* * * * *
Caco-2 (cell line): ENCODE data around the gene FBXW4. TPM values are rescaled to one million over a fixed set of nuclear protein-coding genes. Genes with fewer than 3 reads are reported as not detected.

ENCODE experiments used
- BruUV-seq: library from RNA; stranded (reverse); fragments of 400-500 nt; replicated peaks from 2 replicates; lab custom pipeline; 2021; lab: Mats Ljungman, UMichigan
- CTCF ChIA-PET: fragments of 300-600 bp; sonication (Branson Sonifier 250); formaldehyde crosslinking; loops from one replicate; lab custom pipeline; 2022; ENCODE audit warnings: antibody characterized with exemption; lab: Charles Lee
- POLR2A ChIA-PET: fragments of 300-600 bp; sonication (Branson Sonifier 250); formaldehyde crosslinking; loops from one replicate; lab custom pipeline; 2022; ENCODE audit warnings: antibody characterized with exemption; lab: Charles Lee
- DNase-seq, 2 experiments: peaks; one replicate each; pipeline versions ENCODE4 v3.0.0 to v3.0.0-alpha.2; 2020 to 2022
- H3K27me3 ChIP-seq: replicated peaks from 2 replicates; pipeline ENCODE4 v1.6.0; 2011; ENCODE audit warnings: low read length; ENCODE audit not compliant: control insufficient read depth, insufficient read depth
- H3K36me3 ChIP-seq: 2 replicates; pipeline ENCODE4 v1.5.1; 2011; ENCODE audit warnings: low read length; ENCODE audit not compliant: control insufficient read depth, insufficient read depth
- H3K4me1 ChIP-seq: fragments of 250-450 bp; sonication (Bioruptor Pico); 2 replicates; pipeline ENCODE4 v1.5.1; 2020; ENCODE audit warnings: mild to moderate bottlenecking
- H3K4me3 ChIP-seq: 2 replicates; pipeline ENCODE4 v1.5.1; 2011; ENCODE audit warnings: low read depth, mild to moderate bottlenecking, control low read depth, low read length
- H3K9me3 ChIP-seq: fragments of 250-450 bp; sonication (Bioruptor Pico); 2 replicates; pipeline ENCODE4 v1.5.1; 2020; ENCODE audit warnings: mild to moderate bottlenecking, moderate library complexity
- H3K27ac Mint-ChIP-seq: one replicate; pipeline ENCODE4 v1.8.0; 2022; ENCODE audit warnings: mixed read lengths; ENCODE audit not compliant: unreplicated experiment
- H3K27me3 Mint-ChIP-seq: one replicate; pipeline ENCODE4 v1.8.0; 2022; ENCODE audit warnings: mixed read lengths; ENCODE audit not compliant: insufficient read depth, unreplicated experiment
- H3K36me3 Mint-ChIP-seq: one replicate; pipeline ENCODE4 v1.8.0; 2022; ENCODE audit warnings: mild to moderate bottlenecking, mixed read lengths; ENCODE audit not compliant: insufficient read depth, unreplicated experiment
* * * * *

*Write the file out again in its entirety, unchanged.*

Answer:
Caco-2 (cell line): ENCODE data around the gene FBXW4. TPM values are rescaled to one million over a fixed set of nuclear protein-coding genes. Genes with fewer than 3 reads are reported as not detected.

ENCODE experiments used
- BruUV-seq: library from RNA; stranded (reverse); fragments of 400-500 nt; replicated peaks from 2 replicates; lab custom pipeline; 2021; lab: Mats Ljungman, UMichigan
- CTCF ChIA-PET: fragments of 300-600 bp; sonication (Branson Sonifier 250); formaldehyde crosslinking; loops from one replicate; lab custom pipeline; 2022; ENCODE audit warnings: antibody characterized with exemption; lab: Charles Lee
- POLR2A ChIA-PET: fragments of 300-600 bp; sonication (Branson Sonifier 250); formaldehyde crosslinking; loops from one replicate; lab custom pipeline; 2022; ENCODE audit warnings: antibody characterized with exemption; lab: Charles Lee
- DNase-seq, 2 experiments: peaks; one replicate each; pipeline versions ENCODE4 v3.0.0 to v3.0.0-alpha.2; 2020 to 2022
- H3K27me3 ChIP-seq: replicated peaks from 2 replicates; pipeline ENCODE4 v1.6.0; 2011; ENCODE audit warnings: low read length; ENCODE audit not compliant: control insufficient read depth, insufficient read depth
- H3K36me3 ChIP-seq: 2 replicates; pipeline ENCODE4 v1.5.1; 2011; ENCODE audit warnings: low read length; ENCODE audit not compliant: control insufficient read depth, insufficient read depth
- H3K4me1 ChIP-seq: fragments of 250-450 bp; sonication (Bioruptor Pico); 2 replicates; pipeline ENCODE4 v1.5.1; 2020; ENCODE audit warnings: mild to moderate bottlenecking
- H3K4me3 ChIP-seq: 2 replicates; pipeline ENCODE4 v1.5.1; 2011; ENCODE audit warnings: low read depth, mild to moderate bottlenecking, control low read depth, low read length
- H3K9me3 ChIP-seq: fragments of 250-450 bp; sonication (Bioruptor Pico); 2 replicates; pipeline ENCODE4 v1.5.1; 2020; ENCODE audit warnings: mild to moderate bottlenecking, moderate library complexity
- H3K27ac Mint-ChIP-seq: one replicate; pipeline ENCODE4 v1.8.0; 2022; ENCODE audit warnings: mixed read lengths; ENCODE audit not compliant: unreplicated experiment
- H3K27me3 Mint-ChIP-seq: one replicate; pipeline ENCODE4 v1.8.0; 2022; ENCODE audit warnings: mixed read lengths; ENCODE audit not compliant: insufficient read depth, unreplicated experiment
- H3K36me3 Mint-ChIP-seq: one replicate; pipeline ENCODE4 v1.8.0; 2022; ENCODE audit warnings: mild to moderate bottlenecking, mixed read lengths; ENCODE audit not compliant: insufficient read depth, unreplicated experiment